Germaine, with the price out of the way, let’s look at reducing your costs associated with selling. The cost that most sellers first think about is the selling agent’s commission. It usually stays close to the 6% range of the selling price and is typically the highest cost for the seller. You can try avoiding this cost if you’re knowledgeable enough about the process to sell it yourself. However, there are other things to consider. First, there have been many studies showing that the real estate acumen of a good agent and access to the MLS more than makes up for the cost of the commission (agents get you a higher price). Another is that most buyers don’t have a deep knowledge of the process and will insist on having their own agent. The buyer is also going to expect the seller to pay the buyer’s agent commission because that is customary. Still, I’ve known sellers that were in no hurry to sell. They simply hung out a for sale sign with a very high price and waited years hoping the right buyer would come along.

After the agent’s commission, sellers can expect to pay another 4% to 8% of the sales prices towards several other costs. The biggest of these costs is often a major remodel that can easily run as much as 5% of the purchase price. As already mentioned, do the math before remodeling because you may not fully recover the cost, which means not doing a remodel could net you more money in the end. The seller’s closing costs are the next highest on the list at about 3% of the sales price. These include things like the tax on the sale, title insurance, title transfer, and attorney fees. Although the cost won’t usually vary much, you can shop for lower costs on some of these, except for the sales tax and other government fees like recording fees. When it comes to closing costs, it’s common for the buyer to ask the seller to help pay costs that are typically paid by the buyer. If you’re in a seller’s market, you shouldn’t have to pay any of the buyer’s costs. If you’re in a buyer’s market, you may have to negotiate how much of the buyer’s fees you agree to pay.

After all of those costs, there are a few incidentals that still add up for the seller. You’re probably going to want to stage the house before inviting prospective buyers to view it. This shouldn’t cost much because it’s usually about decluttering to make the house look larger and to help buyers envision their own belongings in the house. You may decide to rent a storage space and it’s always a good idea to freshly paint whether this is a DIY project or a paid professional painter. The incidental cost that many sellers don’t include in the math is the cost to move out of the house. Again, this varies greatly depending on if you do it yourself with a pickup truck or hire professional movers and need to pay deposits for a rental home.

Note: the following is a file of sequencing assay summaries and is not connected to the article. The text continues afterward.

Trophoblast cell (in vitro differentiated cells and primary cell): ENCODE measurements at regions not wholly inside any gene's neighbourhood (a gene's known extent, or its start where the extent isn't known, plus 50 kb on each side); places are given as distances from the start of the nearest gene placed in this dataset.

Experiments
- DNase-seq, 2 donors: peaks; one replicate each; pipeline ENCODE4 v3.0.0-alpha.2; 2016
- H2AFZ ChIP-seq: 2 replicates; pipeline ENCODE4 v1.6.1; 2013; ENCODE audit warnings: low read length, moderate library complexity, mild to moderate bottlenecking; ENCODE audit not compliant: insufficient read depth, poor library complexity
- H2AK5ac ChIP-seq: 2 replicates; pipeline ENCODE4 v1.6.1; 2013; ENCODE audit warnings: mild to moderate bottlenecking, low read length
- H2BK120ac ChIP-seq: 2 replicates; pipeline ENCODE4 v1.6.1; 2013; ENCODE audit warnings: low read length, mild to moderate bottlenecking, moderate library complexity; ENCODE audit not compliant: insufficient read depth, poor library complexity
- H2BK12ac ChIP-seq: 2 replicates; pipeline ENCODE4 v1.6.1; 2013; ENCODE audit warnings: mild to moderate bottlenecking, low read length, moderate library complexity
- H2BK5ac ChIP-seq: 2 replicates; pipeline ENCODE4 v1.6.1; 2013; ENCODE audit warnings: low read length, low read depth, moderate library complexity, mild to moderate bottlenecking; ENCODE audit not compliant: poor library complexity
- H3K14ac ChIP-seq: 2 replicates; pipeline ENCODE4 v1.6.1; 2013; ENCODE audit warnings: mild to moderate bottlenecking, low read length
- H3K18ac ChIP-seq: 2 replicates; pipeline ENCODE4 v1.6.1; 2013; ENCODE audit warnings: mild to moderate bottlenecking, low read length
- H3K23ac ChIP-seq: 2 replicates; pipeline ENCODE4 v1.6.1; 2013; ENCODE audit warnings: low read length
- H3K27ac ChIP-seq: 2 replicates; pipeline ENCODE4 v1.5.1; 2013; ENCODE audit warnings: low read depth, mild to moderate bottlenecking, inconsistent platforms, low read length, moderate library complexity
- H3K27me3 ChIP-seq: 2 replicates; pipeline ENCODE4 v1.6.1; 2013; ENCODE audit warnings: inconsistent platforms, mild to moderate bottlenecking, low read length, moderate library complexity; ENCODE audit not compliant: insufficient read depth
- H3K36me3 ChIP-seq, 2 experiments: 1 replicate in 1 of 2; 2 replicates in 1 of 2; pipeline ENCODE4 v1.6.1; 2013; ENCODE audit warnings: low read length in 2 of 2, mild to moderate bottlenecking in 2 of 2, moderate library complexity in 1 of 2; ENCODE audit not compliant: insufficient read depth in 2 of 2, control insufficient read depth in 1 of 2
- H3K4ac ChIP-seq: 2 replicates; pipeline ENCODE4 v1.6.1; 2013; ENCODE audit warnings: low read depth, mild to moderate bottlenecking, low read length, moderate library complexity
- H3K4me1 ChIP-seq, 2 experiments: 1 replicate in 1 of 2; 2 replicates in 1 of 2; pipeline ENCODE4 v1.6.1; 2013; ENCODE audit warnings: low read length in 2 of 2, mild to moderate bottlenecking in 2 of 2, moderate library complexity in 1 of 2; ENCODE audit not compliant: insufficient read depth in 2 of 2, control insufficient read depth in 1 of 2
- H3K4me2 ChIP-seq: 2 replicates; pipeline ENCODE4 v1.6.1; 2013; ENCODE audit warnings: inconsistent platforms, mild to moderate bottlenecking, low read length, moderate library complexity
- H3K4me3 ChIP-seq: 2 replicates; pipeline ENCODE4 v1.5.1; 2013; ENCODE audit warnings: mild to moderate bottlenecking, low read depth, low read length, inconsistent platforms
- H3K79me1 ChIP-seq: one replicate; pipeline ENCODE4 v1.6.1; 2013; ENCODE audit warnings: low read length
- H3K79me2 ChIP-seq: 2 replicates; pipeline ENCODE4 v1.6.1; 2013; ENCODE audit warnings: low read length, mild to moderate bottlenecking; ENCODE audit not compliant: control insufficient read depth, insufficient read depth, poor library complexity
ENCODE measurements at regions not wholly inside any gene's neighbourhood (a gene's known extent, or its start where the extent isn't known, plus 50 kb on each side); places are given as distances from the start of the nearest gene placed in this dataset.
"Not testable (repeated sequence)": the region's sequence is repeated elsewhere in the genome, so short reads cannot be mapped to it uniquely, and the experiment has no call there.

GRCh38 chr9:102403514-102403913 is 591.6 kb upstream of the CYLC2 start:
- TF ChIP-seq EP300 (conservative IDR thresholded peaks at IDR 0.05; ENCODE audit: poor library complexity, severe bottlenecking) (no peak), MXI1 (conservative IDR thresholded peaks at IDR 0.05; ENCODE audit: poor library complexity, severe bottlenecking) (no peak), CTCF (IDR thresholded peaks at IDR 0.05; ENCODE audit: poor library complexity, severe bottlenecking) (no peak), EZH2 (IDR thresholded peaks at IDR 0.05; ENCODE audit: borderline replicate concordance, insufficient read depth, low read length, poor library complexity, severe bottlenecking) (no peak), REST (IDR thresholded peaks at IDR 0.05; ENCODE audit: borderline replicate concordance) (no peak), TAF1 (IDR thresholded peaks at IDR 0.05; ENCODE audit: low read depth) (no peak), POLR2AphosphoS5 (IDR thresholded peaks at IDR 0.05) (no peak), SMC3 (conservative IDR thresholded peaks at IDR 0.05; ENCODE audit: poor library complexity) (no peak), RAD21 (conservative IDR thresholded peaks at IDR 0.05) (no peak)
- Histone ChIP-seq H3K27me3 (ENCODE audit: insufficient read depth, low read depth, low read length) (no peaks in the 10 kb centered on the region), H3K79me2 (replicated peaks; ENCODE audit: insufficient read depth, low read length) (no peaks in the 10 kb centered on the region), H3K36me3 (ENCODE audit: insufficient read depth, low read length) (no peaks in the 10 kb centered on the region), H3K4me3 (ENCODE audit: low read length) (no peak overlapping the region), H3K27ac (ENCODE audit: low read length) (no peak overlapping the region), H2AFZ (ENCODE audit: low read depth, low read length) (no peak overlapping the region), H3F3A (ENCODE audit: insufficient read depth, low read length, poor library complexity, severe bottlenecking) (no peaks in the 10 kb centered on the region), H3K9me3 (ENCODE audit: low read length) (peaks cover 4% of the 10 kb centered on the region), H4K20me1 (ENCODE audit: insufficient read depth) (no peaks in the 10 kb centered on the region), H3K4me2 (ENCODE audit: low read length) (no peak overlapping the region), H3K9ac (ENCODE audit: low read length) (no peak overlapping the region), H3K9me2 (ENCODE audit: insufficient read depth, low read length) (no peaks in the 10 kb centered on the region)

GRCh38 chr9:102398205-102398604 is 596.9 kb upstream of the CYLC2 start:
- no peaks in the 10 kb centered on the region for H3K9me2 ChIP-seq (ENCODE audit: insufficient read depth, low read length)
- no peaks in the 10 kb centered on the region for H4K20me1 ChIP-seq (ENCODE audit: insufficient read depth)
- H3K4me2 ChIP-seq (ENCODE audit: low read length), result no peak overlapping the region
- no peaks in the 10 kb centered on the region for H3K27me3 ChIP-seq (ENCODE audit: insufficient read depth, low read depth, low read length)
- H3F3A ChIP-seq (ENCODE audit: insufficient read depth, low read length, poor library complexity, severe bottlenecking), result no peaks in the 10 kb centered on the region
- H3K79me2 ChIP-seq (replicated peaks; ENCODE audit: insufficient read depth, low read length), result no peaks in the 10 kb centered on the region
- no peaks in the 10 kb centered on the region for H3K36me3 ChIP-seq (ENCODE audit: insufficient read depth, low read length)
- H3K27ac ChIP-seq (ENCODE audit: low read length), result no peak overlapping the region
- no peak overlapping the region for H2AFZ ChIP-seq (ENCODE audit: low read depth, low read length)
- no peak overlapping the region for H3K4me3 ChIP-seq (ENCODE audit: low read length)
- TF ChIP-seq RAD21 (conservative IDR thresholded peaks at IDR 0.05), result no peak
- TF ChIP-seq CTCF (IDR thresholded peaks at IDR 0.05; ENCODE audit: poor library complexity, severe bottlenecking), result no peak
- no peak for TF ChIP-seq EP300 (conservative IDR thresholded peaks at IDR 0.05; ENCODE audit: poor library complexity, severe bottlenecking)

Germaine, I hope this helps you do the math to figure out how to maximize how much you can net on your sale. As with most real estate transactions, much of it depends on your location and personal circumstances.

What are your ideas to reduce costs to the seller? Please comment.

Our weekly Ask Brian column welcomes questions from readers of all experience levels with residential real estate. Please email your questions or inquiries to askbrian@realtybiznews.com.

Author bio: Brian Kline has been investing in real estate for more than 35 years and writing about real estate investing for 12 years. He also draws upon 30 plus years of business experience including 12 years as a manager at Boeing Aircraft Company. Brian currently lives at Lake Cushman, Washington. A vacation destination, near a national and the Pacific Ocean.

Speak Your Mind

*

This site uses Akismet to reduce spam. Learn how your comment data is processed.